chapter  12
11 Pages

Religion and security in international relations theories

ByStacey Gutkowski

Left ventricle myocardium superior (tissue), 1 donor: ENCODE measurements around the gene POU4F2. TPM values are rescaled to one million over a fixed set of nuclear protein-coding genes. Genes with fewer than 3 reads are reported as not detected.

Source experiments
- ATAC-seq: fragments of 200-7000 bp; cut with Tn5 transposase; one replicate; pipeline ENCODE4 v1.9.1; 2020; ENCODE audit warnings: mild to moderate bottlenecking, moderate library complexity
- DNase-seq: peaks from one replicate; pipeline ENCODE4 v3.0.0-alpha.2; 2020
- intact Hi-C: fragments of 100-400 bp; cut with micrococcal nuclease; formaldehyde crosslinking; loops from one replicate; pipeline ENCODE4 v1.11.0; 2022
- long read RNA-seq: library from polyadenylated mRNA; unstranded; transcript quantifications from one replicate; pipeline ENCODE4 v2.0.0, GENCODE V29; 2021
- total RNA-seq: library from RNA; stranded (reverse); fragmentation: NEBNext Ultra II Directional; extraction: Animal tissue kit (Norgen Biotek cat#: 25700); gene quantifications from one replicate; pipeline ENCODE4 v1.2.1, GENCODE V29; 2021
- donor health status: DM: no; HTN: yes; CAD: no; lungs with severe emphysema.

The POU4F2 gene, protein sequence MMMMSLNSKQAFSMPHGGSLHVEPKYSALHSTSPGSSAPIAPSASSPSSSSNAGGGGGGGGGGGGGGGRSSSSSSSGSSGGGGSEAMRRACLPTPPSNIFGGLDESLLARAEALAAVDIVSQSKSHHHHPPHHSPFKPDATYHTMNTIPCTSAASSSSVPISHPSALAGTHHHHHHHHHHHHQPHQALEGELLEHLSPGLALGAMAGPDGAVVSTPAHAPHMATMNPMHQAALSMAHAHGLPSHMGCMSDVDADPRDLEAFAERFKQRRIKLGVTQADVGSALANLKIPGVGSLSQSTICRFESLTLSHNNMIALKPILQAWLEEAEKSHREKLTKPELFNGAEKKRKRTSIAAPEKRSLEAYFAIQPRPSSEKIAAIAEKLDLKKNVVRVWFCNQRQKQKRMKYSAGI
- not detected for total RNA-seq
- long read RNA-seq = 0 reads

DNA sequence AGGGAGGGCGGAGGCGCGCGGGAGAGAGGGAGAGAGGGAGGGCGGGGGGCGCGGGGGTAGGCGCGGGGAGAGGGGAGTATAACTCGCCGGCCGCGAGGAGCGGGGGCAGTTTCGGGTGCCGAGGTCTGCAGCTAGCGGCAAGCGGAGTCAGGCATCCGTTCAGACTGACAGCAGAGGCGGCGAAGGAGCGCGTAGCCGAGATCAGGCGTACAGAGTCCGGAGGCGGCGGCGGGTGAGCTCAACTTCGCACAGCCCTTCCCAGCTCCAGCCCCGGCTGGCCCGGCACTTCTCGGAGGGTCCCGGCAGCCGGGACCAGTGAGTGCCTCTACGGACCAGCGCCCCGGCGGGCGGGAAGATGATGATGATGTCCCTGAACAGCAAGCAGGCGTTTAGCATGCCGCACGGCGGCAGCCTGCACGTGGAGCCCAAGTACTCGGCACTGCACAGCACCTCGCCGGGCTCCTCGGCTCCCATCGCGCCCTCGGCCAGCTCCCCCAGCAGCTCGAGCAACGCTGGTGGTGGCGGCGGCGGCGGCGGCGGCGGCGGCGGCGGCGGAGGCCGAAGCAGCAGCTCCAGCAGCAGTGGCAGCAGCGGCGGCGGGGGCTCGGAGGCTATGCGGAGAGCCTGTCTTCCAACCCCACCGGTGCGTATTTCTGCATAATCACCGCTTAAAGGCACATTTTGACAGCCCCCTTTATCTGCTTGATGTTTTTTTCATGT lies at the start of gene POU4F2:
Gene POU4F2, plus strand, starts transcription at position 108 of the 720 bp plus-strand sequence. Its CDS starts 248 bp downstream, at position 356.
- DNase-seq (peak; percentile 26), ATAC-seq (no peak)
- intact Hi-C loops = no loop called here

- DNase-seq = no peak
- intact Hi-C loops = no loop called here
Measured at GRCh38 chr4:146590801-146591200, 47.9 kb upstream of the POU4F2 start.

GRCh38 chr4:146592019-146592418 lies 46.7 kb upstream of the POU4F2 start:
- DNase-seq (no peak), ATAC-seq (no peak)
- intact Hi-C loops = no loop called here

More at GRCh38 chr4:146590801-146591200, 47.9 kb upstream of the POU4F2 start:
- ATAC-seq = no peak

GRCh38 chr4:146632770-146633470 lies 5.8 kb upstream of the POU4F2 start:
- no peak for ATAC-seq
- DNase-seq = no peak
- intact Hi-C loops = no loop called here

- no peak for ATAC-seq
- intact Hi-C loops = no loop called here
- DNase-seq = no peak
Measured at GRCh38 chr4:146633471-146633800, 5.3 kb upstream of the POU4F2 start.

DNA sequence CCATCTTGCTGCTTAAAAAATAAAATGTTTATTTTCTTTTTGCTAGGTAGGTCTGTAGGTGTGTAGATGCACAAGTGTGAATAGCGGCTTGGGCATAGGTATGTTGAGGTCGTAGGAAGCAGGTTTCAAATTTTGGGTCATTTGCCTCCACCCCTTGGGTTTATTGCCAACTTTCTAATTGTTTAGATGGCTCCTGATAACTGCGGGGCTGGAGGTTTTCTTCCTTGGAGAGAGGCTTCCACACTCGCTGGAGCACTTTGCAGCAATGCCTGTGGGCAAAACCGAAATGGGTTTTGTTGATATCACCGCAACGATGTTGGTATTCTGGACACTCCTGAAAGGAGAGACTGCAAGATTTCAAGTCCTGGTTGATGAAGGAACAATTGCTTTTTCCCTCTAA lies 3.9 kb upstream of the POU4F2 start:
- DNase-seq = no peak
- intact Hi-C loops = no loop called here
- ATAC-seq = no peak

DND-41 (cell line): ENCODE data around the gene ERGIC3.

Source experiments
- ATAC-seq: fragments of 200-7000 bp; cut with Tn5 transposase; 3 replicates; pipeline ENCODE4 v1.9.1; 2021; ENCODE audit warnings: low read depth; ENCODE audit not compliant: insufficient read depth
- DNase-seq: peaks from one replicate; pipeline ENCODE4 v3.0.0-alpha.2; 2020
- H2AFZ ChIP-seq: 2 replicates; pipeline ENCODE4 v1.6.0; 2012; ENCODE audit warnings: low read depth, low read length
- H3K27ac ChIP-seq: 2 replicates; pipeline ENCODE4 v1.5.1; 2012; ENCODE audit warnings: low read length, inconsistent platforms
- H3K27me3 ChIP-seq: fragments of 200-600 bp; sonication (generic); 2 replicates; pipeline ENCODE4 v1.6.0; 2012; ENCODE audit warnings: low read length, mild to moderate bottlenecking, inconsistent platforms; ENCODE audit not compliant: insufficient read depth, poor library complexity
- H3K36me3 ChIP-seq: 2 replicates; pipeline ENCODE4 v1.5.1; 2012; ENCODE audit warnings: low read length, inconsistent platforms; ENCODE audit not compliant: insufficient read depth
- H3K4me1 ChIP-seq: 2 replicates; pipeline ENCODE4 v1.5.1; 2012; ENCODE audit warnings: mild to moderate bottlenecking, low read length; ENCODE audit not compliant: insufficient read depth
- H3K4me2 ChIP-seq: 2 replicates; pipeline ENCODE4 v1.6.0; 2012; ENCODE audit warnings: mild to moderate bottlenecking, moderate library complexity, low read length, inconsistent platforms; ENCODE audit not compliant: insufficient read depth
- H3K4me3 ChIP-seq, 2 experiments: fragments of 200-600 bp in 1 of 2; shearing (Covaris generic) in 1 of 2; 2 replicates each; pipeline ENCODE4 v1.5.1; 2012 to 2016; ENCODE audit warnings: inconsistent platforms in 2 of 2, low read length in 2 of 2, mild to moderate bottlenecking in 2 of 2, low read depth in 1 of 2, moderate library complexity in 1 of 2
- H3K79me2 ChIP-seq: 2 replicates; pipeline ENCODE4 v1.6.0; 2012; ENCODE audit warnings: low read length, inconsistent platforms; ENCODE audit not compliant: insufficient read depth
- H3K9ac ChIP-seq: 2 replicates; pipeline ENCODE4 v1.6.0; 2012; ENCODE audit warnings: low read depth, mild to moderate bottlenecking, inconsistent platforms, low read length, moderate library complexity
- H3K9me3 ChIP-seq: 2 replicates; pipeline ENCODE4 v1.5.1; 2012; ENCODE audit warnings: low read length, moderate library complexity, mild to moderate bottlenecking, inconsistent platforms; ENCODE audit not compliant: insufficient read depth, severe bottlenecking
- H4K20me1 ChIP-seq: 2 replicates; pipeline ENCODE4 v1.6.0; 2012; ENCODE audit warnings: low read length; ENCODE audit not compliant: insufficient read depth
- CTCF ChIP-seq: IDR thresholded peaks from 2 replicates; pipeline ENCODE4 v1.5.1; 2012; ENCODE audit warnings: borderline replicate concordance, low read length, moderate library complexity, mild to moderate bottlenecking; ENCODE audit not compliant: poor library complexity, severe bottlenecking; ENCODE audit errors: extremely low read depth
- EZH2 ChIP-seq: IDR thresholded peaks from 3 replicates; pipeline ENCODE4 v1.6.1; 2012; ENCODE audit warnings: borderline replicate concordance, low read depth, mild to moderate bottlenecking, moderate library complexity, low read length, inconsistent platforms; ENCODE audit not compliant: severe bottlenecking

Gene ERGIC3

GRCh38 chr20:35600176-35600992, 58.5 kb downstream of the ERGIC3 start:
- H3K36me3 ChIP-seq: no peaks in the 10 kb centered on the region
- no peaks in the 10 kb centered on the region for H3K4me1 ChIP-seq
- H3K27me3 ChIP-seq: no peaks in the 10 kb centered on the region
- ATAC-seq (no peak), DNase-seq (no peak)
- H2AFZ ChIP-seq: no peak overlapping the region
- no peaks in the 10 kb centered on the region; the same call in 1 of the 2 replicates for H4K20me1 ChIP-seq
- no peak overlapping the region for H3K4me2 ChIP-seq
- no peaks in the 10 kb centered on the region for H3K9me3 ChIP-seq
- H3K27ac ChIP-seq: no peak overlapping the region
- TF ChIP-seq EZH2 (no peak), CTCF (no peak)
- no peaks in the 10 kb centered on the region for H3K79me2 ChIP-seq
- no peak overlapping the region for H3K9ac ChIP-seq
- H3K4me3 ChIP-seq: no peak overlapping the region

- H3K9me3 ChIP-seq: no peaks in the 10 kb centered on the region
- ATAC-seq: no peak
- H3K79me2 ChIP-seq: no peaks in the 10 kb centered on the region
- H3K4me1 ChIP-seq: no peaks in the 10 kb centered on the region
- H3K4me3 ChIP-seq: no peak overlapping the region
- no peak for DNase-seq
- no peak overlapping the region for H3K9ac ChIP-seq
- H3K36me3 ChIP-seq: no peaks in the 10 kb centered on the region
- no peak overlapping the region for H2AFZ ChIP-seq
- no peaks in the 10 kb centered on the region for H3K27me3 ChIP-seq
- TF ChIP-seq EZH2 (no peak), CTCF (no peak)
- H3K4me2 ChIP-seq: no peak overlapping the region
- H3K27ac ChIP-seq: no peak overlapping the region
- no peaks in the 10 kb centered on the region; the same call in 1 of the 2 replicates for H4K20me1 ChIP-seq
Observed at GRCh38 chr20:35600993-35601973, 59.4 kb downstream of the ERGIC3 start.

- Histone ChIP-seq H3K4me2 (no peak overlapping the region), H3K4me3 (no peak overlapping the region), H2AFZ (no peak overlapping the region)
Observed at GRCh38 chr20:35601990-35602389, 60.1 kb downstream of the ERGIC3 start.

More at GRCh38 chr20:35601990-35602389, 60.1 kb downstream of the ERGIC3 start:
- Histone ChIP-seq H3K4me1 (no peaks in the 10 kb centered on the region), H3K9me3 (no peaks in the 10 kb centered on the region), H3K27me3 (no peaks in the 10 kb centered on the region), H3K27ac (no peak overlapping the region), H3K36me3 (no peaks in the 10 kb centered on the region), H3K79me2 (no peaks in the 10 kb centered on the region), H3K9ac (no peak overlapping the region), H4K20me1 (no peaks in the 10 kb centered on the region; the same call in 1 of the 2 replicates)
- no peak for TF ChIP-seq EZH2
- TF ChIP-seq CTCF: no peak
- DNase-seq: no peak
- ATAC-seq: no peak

Since the end of the Cold War, International Relations (IR) as a discipline has had to sharpen its theoretical paradigms to take into account new global security challenges. Many of the challenges that have emerged in the post-Cold War era have been unconventional in terms of their object (global health, the environment, human trafficking), their scope (transnational networked alliances), and their operational modes (insurgency and guerilla tactics, terrorism, and the specter of chemical, biological and radiological weapons). With the seismic shift away from a bipolar global security arrangement, a series of smaller conflicts-which would have once been either sidelined as local spats or magnified as proxy wars-have become increasingly visible, both to Western scholars and to those at the political helm of the current global order.